Despite my differences with Back to the Cash, it’s discouraging to see them go – because of what it says about the changes to our community!

  11. I wonder if some arrangement can be made for Back to the Land to serve as another outlet for the Food Coop, especially the extensive supplements section. That wouldn’t help the 25 workers who’ve been let go, as the Coop is all-volunteer, but it might free up shelf space in the Coop while the 7th Ave. location would specialize in vitamins, supplements and fresh organic vegetable juices. Just a thought.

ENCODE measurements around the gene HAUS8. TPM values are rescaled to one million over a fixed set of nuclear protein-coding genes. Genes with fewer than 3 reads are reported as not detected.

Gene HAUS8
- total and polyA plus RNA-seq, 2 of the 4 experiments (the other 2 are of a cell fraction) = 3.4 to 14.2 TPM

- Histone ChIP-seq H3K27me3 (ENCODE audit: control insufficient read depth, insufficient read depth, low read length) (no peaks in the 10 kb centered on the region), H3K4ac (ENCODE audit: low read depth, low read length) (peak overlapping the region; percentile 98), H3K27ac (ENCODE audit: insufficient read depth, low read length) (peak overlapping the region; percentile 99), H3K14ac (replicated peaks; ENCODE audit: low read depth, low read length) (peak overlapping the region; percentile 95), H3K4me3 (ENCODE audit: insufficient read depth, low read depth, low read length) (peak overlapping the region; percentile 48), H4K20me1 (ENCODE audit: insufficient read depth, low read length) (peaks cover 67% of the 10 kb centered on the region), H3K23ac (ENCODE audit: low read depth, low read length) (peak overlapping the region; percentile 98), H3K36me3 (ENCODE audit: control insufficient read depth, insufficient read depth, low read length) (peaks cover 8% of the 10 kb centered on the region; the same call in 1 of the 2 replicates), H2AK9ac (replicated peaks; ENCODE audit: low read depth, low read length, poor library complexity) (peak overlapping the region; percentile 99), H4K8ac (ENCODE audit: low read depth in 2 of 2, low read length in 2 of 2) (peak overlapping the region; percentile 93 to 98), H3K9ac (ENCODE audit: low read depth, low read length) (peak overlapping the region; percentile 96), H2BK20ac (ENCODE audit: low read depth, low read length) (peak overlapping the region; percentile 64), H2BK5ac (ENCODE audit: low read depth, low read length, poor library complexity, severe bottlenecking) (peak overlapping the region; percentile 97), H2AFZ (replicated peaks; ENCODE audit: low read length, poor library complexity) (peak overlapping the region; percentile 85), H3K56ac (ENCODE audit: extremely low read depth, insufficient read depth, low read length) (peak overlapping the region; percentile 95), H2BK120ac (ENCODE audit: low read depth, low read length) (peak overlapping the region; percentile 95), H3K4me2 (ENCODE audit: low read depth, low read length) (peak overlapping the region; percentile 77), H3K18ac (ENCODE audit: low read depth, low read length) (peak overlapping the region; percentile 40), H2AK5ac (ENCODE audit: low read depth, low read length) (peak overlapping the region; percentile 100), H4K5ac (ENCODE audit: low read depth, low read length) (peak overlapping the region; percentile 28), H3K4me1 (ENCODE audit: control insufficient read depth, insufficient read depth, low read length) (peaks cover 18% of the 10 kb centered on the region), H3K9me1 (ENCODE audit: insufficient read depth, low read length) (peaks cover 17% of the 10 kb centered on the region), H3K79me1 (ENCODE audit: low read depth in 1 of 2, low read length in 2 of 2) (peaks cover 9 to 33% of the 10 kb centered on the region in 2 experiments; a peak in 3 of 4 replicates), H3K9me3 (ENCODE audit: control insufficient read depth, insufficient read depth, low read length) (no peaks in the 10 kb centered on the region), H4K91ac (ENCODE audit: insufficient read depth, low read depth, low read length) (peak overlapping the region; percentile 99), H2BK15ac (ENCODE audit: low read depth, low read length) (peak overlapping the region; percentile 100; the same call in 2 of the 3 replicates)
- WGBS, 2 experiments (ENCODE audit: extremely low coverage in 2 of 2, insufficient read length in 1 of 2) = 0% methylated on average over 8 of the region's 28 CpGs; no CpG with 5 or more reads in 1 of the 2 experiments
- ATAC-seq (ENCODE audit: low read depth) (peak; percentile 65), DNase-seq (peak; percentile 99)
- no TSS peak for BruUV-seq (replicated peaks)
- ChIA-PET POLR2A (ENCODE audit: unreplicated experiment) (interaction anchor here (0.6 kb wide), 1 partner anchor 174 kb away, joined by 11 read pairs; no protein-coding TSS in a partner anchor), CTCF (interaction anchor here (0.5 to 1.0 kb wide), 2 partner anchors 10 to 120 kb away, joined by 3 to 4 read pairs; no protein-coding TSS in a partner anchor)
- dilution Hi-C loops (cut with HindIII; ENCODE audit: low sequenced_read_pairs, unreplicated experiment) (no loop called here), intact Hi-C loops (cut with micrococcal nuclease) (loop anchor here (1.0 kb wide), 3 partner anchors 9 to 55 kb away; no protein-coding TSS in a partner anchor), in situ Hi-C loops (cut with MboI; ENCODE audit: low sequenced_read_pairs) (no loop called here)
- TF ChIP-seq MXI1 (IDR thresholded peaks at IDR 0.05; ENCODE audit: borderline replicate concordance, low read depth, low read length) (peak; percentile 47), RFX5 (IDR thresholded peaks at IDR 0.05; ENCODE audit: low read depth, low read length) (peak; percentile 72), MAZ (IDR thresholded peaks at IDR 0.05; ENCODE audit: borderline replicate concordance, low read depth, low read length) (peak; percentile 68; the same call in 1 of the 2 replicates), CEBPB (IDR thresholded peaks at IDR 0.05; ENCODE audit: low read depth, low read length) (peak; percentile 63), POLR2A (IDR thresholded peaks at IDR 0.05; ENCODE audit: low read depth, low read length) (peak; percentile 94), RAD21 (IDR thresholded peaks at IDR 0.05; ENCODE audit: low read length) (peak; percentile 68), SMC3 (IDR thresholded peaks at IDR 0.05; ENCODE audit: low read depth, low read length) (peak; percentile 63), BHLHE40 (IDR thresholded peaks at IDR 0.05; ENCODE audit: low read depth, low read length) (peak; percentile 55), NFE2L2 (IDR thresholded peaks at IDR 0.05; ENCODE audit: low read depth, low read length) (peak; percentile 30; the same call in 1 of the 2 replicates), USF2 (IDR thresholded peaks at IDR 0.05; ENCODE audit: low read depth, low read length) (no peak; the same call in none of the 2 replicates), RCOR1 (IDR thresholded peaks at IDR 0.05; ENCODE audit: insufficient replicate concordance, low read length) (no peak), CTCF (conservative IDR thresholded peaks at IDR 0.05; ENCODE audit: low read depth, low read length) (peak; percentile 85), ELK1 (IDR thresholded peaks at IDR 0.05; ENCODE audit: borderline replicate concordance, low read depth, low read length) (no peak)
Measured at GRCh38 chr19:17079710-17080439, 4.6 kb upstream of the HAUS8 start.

Mitchel Cohen
    Brooklyn Greens / Green Party

  12. In descriptions of current conditions and upcoming decades, characterized by energy/climate issues and the colossus of debt, one always hears how quality-of-life will suffer. BTTL’s closing is a typical indicator. So sad!